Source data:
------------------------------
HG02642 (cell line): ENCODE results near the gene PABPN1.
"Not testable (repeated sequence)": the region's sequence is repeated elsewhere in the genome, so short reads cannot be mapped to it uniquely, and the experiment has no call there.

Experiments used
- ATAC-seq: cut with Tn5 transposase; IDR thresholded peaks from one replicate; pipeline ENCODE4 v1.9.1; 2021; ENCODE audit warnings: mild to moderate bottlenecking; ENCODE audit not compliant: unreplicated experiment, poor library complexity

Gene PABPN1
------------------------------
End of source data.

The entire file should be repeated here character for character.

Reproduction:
HG02642 (cell line): ENCODE results near the gene PABPN1.
"Not testable (repeated sequence)": the region's sequence is repeated elsewhere in the genome, so short reads cannot be mapped to it uniquely, and the experiment has no call there.

Experiments used
- ATAC-seq: cut with Tn5 transposase; IDR thresholded peaks from one replicate; pipeline ENCODE4 v1.9.1; 2021; ENCODE audit warnings: mild to moderate bottlenecking; ENCODE audit not compliant: unreplicated experiment, poor library complexity

Gene PABPN1